The Daily News was a national daily newspaper in the United Kingdom.The News was founded in 1846 by Charles Dickens, who also served as the newspaper's first editor. It was conceived as a radical rival to the right-wing Morning Chronicle. The paper was not at first a commercial success...

. Though a number of prominent individuals applied to succeed him, the owner of the Westminster Gazette, George Newnes
George Newnes
Sir George Newnes, 1st Baronet was a publisher and editor in England.-Background and education:...

, decided to offer the editorship to J. A. Spender, then only thirty-three years of age. Though Spender himself was modest about his prospects, his selection was met with approval by many in the Liberal ranks, including the head of the party Lord Rosebery
Archibald Primrose, 5th Earl of Rosebery
Archibald Philip Primrose, 5th Earl of Rosebery, KG, PC was a British Liberal statesman and Prime Minister. Between the death of his father, in 1851, and the death of his grandfather, the 4th Earl, in 1868, he was known by the courtesy title of Lord Dalmeny.Rosebery was a Liberal Imperialist who...


Under Spender's direction, the Westminster Gazette became a "clubland paper" whose target reader was a gentleman relaxing in his club between work and the night's social events. As such it had a tiny market, with circulations on a scale that modern-day political blogs might hope to exceed. The 1949 Royal Commission on the Press estimates that a typical clubland paper sold "about 5,000" a day in the 19th century; the newspaper designer and historian Allen Hutt suggests "an average of no more than around 20,000 at best". Like political blogs, clubland papers could rely on the amplifying effect of a link economy. In The Rise and Fall of the Political Press in Britain, Stephen Koss puts it from the point of view of Spender: "The stature of a journal was measured by the gratitude it received from those whom it praised, the resentment it incurred from those whom it censured, and 'above all' – according to J.A. Spender – by the number of lesser journals that duplicated its contents."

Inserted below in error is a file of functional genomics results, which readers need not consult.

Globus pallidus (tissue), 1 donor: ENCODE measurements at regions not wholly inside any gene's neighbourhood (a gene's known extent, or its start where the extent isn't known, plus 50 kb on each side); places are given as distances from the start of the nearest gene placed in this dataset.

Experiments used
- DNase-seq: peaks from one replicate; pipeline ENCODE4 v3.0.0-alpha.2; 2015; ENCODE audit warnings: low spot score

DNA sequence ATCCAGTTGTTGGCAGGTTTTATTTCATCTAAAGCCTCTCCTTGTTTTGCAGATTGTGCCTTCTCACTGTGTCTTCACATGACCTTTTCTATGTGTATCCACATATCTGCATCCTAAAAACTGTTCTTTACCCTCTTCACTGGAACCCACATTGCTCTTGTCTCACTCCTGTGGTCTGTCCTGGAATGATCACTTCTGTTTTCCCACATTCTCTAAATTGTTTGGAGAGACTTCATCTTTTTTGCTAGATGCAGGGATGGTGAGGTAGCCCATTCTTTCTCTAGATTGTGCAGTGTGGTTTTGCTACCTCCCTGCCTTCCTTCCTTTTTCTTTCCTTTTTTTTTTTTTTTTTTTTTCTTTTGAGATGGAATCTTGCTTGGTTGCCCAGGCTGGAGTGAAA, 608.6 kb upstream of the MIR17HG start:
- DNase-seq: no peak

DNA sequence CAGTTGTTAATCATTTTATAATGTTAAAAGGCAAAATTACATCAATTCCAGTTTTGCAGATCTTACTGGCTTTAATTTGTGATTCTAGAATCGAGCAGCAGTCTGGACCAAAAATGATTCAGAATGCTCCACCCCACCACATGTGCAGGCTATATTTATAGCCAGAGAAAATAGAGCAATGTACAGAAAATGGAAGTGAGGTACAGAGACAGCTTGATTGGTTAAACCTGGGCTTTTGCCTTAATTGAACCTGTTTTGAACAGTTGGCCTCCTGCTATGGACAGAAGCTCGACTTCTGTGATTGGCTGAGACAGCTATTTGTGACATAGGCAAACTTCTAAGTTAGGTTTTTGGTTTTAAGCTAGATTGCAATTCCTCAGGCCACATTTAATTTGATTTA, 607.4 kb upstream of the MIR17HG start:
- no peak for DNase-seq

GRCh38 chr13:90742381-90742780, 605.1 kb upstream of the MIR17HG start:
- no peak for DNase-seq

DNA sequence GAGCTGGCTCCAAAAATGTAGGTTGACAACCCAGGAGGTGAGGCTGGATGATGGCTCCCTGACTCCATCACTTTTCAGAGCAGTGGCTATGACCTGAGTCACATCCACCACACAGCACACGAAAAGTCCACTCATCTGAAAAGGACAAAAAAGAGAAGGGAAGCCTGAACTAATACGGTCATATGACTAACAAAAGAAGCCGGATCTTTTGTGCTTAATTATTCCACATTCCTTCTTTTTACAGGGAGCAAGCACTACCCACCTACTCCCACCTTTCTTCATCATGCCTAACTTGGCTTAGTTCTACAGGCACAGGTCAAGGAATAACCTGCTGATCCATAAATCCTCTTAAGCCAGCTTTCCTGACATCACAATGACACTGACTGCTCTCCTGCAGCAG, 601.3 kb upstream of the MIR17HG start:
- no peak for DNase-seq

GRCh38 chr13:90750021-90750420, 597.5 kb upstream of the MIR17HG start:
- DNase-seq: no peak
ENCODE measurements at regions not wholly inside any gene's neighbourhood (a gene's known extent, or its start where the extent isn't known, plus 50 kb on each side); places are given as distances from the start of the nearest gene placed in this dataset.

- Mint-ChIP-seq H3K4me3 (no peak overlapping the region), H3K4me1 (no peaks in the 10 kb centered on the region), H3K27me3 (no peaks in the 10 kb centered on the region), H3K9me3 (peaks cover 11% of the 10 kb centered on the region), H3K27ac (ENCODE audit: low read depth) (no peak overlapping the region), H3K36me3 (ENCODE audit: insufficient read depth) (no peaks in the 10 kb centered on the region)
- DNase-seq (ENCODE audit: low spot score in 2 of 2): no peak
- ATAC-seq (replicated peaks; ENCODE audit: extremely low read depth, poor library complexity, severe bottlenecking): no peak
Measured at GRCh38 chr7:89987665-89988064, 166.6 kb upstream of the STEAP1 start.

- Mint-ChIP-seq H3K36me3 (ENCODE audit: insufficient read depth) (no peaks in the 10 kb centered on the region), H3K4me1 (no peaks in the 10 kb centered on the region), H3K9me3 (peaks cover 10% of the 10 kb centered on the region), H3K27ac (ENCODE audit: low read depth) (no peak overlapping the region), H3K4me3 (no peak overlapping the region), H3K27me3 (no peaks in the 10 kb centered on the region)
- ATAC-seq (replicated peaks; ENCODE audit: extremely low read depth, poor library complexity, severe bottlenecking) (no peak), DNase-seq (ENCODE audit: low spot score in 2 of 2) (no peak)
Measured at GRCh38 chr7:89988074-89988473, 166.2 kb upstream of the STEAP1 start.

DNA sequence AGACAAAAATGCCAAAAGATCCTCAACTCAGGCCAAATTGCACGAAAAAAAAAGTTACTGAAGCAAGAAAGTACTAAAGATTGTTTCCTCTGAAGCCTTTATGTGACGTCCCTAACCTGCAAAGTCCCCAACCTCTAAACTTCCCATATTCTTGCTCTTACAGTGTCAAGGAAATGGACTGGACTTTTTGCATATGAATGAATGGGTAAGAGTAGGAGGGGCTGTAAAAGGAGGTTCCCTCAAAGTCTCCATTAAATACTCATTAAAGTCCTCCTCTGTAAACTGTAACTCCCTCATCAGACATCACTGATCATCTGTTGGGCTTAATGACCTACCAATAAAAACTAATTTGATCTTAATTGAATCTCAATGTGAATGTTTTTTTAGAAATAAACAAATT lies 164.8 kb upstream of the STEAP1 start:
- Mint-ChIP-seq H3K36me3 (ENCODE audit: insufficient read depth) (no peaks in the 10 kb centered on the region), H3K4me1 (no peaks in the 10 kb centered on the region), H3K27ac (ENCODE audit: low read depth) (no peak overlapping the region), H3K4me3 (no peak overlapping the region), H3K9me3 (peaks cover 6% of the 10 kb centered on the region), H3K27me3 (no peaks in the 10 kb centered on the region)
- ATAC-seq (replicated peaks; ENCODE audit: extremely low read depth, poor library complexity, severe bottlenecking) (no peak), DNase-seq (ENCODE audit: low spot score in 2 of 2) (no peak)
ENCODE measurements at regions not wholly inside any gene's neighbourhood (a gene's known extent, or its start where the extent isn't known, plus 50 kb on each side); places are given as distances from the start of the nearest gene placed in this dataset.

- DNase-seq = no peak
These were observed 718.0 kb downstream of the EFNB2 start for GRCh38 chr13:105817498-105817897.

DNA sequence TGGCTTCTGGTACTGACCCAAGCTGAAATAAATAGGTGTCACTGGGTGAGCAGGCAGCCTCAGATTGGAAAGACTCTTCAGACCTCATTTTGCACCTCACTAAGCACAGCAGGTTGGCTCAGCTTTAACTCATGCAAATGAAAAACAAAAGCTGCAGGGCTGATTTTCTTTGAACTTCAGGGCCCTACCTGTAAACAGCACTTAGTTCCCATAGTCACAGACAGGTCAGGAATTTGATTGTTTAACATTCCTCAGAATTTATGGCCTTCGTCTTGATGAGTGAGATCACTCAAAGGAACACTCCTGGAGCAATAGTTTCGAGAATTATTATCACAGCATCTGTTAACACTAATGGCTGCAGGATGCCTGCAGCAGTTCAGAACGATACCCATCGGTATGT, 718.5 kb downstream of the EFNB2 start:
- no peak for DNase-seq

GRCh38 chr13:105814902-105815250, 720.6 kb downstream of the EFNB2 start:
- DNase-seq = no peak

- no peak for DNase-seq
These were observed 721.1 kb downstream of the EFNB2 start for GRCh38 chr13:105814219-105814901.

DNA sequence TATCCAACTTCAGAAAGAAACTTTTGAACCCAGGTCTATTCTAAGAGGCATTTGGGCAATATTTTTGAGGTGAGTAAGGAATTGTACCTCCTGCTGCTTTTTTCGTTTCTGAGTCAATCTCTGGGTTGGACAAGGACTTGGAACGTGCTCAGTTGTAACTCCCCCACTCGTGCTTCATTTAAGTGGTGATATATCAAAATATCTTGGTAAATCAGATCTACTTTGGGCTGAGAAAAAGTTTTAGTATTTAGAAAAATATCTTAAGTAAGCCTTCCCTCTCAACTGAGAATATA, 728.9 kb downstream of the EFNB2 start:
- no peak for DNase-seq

This link economy brought the Westminster a reputation in some circles as "the most powerful paper in Britain". It didn't bring money: the paper never turned a profit in three decades of existence. The veteran editor Frederick Greenwood
Frederick Greenwood
Frederick Greenwood , was an English journalist, editor, and man of letters.-Early years:He was one of three brothers — the others being James and Charles — who all gained reputation as journalists. Frederick started life in a printing house, but at an early age began to write in periodicals...

 regarded the Westminster Gazette under Spender as "the best edited paper in London," and it became essential reading for politicians on both sides of the political aisle. The paper's priority was Liberal unity. It balanced ideological expression, avoiding the polemical heights attained by other Liberal publications. Though this occasionally earned Spender the ire of both Liberal factions in a debate, his loyalty to the Liberal leadership was rewarded with their confidences, which provided him with invaluable insight into the inner workings of contemporary politics.